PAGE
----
Brookings Institution Places Its President On Leave Amid FBI Probe

Brookings Institution President and retired four-star Marine Gen. John Allen is being investigated for his role in an illegal foreign lobbying campaign.
Retired Marine Corps Gen. John Allen, special presidential envoy for the global coalition to counter ISIL testifies before the Senate Foreign Relations Committee February 25, 2015 in Washington, DC.
Retired Marine Corps Gen. John Allen, special presidential envoy for the global coalition to counter ISIL testifies before the Senate Foreign Relations Committee February 25, 2015 in Washington, DC.
Win McNamee via Getty Images

The prestigious Brookings Institution placed its president, retired four-star Marine Gen. John Allen, on administrative leave Wednesday amid a federal investigation into Allen’s foreign lobbying.

Brookings’ announcement came a day after The Associated Press reported on new court filings that show the FBI recently seized Allen’s electronic data as part of an investigation into his role in an illegal foreign lobbying campaign on behalf of the wealthy Persian Gulf nation of Qatar.

An FBI agent said in an affidavit in support of a search warrant there was “substantial evidence” that Allen had knowingly broken a foreign lobbying law. Allen had made false statements and withheld “incriminating” documents, the FBI agent’s affidavit said.

Allen has not been charged with any crimes and previously denied any wrongdoing.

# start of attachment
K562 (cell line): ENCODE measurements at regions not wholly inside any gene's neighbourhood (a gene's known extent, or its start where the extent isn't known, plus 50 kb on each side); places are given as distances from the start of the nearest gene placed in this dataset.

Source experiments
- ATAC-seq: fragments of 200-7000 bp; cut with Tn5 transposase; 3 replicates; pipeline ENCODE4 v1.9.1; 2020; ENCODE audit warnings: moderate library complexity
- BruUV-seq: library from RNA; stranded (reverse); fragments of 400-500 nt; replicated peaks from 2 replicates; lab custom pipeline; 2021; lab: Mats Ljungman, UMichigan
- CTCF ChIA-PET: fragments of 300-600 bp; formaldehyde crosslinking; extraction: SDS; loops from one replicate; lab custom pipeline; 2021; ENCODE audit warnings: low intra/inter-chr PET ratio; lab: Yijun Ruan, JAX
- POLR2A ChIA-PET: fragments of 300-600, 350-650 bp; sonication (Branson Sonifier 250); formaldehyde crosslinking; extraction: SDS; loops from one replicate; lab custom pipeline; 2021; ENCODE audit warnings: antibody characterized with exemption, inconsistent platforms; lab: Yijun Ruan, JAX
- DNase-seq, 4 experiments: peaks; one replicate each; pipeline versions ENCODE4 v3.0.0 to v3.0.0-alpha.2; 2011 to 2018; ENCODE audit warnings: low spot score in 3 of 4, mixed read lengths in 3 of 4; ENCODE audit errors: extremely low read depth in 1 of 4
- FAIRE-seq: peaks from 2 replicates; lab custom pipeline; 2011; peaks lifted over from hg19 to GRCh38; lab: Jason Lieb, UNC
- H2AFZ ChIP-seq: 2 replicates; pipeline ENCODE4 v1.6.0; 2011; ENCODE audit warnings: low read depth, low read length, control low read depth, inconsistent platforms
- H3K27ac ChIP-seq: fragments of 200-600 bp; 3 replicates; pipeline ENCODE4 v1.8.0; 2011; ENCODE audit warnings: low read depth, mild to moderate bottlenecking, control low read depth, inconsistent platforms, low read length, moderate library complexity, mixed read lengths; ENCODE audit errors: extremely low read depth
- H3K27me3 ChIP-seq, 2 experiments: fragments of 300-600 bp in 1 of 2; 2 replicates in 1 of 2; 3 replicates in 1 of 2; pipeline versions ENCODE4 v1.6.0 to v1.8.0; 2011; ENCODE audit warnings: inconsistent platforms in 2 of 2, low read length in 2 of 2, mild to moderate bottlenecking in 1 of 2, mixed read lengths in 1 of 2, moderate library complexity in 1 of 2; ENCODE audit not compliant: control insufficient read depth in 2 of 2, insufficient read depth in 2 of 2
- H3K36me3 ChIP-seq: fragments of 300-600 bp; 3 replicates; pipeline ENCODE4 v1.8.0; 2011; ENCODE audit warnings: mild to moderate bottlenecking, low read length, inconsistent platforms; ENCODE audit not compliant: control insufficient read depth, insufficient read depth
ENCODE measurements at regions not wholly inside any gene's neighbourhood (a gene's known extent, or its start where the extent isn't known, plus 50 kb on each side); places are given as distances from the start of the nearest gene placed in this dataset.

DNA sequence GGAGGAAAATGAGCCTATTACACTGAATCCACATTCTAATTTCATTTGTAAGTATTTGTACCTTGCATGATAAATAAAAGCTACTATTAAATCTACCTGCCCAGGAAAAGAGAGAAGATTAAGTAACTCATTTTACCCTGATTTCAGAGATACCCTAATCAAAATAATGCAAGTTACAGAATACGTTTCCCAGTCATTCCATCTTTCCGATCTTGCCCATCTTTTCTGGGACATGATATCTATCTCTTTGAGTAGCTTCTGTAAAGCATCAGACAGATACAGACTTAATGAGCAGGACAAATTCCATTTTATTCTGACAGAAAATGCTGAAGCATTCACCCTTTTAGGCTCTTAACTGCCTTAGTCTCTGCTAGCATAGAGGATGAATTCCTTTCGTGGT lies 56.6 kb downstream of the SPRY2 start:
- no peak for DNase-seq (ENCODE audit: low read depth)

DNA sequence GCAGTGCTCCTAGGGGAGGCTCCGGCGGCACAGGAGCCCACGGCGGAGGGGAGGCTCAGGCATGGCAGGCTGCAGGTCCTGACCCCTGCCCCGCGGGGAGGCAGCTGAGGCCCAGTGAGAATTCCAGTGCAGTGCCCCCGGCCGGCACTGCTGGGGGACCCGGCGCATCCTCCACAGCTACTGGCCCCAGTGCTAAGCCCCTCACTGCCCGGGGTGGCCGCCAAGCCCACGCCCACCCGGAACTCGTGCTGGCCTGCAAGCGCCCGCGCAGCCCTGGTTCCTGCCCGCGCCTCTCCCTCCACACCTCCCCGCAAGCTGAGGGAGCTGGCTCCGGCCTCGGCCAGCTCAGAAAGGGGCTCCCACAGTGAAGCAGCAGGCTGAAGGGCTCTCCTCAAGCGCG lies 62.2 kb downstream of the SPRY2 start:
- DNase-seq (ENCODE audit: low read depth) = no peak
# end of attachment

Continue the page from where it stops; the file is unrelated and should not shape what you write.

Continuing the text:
Brookings told staffers Wednesday that the institute itself is not under federal investigation. The think tank’s executive vice president, Ted Gayer, will serve as acting president.

“Brookings has strong policies in place to prohibit donors from directing research activities,” the email said. “We have every confidence in the Brookings team’s ability to remain focused on delivering quality, independence, and impact.”

The federal investigation involving Allen has already ensnared Richard G. Olson, a former ambassador to the United Arab Emirates and Pakistan who pleaded guilty to federal charges last week, and Imaad Zuberi, a prolific political donor now serving a 12-year prison sentence on corruption charges. Several members of Congress have been interviewed as part of the investigation.

The new court filings detail Allen’s behind-the scenes efforts to help Qatar influence U.S. policy in 2017 when a diplomatic crisis erupted between the gas-rich Persian Gulf monarchy and its neighbors.

Allen’s alleged work for Qatar involved traveling to Qatar and met with the country’s top officials to offer them advice on how to influence U.S. policy, as well as promoting Qatar’s point of view to top White House officials and members of Congress, the FBI’s affidavit says.

Brookings is one of the most prestigious think thanks in the U.S.

Allen, who was a senior fellow at the Brookings Institution prior to becoming president in late 2017, used his official email account at the think tank for some of his Qatar-related communications, the affidavit says.

Qatar has long been one of Brookings’ biggest financial backers, though the institution says it has recently stopped taking Qatari funding.

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